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3.1 Logging in

3.1.4 Identity

The system identifies you by the user and group numbers (userid and groupid, respectively) assigned to you by your system administrator. You don't normally need to know your userid or groupid as the system translates username « userid, and groupname « groupid automatically. You probably already know your username; it's the name you logon with. The groupname is not as obvious, and indeed, you may belong to more than one group. Your primary group is the one associated with your username in the password database file, as set up by your system administrator. Similarly, there is a group database file where the system administrator can assign you rights to additional groups on the system.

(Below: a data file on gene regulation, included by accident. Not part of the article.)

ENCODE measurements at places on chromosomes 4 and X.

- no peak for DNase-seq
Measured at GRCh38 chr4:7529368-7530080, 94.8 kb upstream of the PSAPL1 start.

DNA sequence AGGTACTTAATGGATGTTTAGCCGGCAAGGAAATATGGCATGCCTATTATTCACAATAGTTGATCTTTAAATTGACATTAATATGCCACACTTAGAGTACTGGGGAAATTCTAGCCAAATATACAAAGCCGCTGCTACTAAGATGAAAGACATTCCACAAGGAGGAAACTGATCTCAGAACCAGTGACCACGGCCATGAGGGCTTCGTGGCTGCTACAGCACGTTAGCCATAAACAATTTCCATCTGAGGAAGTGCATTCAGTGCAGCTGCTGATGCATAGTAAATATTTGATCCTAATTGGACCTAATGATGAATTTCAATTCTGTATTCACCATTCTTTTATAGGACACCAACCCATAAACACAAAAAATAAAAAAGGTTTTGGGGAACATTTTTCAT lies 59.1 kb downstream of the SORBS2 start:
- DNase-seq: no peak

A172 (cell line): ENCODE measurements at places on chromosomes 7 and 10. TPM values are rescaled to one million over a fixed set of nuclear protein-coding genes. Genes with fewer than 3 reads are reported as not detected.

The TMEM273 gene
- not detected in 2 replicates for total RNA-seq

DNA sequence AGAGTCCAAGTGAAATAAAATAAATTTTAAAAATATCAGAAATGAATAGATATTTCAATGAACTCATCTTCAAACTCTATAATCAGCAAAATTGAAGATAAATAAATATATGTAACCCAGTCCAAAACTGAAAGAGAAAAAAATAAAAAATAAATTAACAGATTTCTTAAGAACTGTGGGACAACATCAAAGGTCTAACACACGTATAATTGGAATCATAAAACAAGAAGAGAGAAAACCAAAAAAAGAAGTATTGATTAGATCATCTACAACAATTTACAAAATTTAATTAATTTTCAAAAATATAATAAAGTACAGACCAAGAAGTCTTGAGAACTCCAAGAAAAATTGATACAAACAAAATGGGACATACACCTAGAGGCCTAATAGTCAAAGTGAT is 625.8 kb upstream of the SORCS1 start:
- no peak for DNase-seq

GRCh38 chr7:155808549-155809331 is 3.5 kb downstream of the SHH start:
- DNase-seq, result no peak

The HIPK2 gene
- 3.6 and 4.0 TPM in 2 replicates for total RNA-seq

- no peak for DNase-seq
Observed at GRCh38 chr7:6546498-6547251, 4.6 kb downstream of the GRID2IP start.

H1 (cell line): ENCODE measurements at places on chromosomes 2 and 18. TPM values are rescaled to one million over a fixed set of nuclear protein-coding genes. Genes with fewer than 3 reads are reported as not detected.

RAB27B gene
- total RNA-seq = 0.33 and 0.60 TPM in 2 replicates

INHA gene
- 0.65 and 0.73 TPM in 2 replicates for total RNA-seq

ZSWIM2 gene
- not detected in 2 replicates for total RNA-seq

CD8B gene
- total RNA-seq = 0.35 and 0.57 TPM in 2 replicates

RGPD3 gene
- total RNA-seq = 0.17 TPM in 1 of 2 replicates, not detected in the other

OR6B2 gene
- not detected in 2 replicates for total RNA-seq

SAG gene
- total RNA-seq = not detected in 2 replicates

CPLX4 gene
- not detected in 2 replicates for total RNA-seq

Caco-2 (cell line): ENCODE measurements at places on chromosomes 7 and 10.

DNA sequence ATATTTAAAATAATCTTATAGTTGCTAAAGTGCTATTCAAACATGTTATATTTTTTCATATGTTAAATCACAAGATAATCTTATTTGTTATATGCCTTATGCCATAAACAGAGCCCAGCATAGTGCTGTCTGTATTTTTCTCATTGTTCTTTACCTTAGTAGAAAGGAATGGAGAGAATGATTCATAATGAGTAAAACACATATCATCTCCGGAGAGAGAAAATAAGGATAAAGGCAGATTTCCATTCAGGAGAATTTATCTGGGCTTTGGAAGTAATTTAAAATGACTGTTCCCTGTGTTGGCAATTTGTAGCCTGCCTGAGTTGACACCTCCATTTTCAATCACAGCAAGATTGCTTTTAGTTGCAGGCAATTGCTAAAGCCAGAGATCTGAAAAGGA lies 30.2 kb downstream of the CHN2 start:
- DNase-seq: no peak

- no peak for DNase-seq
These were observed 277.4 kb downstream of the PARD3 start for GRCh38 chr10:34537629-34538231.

In the examples below % is your shell prompt; you don't type this in.

You can determine your userid and the list of groups you belong to with the id and groups commands. On some systems id displays your user and primary group information, e.g.:

% id

uid=1101(frank) gid=10(staff)

on other systems it also displays information for any additional groups you belong to:

% id

uid=1101(frank) gid=10(staff) groups=10(staff),5(operator),14(sysadmin),110(uts)

The groups command displays the group information for all the groups you belong to, e.g.:

% groups

staff sysadmin uts operator

Introduction to Unix - 14 AUG 1996
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